Wednesday, November 11, 2009

Chamber releases Competitiveness Scorecard on innovation generated by state's Higher Education Industry.


The Greater Boston Chamber of Commerce today released its second Competitiveness Scorecard, a barometer of cost and competitiveness issues facing the Massachusetts economy and a comparison of how the Commonwealth fares against the 49 other states.  The November edition of the Competitiveness Scorecard focuses on innovation generated by the state’s higher education sector.

The Scorecard shows that Massachusetts’ colleges and universities play a vital role in promoting and sustaining innovation – providing the basis of the ‘innovation engine’ that drives our economy.  Massachusetts ranked 1st in the nation per capita for the total number of patents produced by higher education institutions - with a rate nearly twice as high as the next closest state. 

A high rate of patent production indicates success in research and development, and also indicates that Massachusetts is a fertile ground for inventors and entrepreneurs.  Massachusetts ranked 3rd in the country in the total number of start-up companies created from university R&D, suggesting that the high patent numbers translated into a robust entrepreneurial market for the state.

Despite its relative strength, Massachusetts’ higher education institutions are threatened by the economic downturn and global competition.  The recession and the resulting decline in institutional endowments have left our leading colleges and universities vulnerable to other states and nations that are quickly closing the gap in research funding – challenging our leadership position in innovation.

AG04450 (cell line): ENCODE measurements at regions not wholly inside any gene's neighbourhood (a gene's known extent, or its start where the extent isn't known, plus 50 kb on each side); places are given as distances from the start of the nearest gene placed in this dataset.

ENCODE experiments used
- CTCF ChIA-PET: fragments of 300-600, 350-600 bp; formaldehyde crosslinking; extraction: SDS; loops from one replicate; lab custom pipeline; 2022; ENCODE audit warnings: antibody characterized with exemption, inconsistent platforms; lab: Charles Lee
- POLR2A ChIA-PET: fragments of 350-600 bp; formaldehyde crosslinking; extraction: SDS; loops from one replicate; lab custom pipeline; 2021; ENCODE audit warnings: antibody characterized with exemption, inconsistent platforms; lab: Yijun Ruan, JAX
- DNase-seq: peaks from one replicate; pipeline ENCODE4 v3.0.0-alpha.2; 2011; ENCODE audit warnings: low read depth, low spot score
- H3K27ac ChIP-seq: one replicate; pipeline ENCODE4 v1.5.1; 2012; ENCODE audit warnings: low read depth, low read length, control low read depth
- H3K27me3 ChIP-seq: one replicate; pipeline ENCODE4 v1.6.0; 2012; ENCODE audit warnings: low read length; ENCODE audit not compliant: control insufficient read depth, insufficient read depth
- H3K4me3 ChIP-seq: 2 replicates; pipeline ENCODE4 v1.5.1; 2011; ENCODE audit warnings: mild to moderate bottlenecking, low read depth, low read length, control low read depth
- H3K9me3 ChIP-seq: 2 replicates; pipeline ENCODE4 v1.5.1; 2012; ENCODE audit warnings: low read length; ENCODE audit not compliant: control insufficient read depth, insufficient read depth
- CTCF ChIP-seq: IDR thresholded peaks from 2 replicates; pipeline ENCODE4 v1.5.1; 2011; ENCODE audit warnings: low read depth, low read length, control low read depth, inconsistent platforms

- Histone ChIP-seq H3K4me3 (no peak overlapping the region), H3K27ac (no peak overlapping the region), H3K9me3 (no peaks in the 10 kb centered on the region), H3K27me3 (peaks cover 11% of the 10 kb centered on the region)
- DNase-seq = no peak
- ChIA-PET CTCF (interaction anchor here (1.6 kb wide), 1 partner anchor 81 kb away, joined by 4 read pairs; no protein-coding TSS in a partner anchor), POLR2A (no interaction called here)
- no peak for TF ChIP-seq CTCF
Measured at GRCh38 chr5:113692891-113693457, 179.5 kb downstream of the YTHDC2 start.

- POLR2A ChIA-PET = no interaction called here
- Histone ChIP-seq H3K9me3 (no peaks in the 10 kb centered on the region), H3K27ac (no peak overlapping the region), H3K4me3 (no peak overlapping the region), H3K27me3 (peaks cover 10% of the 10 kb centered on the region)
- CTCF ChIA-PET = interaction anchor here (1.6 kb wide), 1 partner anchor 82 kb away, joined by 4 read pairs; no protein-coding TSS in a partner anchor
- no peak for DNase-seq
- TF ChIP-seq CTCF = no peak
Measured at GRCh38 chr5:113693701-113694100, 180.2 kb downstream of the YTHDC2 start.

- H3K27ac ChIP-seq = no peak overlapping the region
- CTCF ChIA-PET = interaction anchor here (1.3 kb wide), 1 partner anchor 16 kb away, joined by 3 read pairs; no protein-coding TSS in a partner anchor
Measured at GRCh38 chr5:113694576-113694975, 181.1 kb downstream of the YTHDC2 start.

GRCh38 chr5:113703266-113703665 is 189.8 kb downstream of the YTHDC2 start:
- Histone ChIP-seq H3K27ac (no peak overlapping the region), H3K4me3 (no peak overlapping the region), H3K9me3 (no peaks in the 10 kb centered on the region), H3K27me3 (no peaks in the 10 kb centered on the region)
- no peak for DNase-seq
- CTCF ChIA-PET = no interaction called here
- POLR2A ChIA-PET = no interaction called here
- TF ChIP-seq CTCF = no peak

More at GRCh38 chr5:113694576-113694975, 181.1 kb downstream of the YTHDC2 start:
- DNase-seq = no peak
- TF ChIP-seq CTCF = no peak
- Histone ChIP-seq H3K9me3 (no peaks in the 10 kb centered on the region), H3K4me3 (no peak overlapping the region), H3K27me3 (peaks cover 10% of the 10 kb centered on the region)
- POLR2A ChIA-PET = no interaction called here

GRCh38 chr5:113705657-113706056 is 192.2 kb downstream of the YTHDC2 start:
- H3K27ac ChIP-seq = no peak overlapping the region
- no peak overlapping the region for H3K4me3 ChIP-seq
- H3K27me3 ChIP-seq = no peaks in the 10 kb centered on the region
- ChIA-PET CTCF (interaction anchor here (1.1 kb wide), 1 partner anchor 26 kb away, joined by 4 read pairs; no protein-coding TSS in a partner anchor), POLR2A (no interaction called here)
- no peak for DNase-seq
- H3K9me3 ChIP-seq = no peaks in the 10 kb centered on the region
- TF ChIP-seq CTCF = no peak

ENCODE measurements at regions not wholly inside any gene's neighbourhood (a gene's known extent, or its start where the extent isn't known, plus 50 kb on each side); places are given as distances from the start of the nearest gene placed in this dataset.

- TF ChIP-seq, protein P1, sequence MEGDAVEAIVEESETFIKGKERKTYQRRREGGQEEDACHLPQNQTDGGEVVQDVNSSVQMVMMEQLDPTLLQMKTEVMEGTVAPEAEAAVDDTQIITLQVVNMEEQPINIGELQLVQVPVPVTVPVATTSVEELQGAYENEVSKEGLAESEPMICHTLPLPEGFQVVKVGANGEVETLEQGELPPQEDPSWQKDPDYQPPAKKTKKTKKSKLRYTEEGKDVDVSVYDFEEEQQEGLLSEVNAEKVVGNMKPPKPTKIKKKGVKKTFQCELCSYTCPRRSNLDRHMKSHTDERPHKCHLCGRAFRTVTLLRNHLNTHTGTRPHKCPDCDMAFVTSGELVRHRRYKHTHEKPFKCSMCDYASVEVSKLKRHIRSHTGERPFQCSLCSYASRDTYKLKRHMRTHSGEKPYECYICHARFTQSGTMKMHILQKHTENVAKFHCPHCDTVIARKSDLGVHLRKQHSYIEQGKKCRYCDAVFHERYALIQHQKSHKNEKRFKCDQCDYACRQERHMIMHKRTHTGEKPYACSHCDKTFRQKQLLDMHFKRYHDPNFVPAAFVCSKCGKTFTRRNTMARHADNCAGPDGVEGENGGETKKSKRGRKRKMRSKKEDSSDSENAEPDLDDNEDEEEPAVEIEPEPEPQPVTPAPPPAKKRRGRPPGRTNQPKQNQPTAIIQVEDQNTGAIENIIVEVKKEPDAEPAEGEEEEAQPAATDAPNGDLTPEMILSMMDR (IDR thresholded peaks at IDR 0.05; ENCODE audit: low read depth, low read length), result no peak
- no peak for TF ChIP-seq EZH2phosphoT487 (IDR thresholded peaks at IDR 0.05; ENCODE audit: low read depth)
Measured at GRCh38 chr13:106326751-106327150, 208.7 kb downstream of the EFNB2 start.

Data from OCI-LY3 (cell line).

In order to maintain and strengthen the Massachusetts higher education sector’s position as an innovation leader, the Chamber proposes:
  • Maintaining the financial strength of colleges and universities by sustaining the strong commitment to federally sponsored R&D and not taxing institutional endowments that continue to fuel research;
  • Promoting patient capital in Massachusetts start-ups by adopting a “3 in 3” investment incentive, which would apply a 3 percent capital gains tax to Massachusetts-based start-ups [vs. current 5.3% and 12% rates]; and
  • Strengthening higher education-business connections for talent development to keep college and university talent in the region.
“Massachusetts is clearly an innovation leader, and that strength is a testament to our colleges and universities,” said Chamber president & CEO Paul Guzzi.  He added, “But the rest of the world is catching up, and we must do everything we can to sustain our advantage.  The Chamber’s proposals will help ensure we maintain our innovation edge.”

The Chamber will advocate for these recommendations, and will work with college, university, civic, business, and government leaders to ensure that the higher education sector maintains its leadership position as an engine of innovation.  Download the full scorecard at bostonchamber.com.

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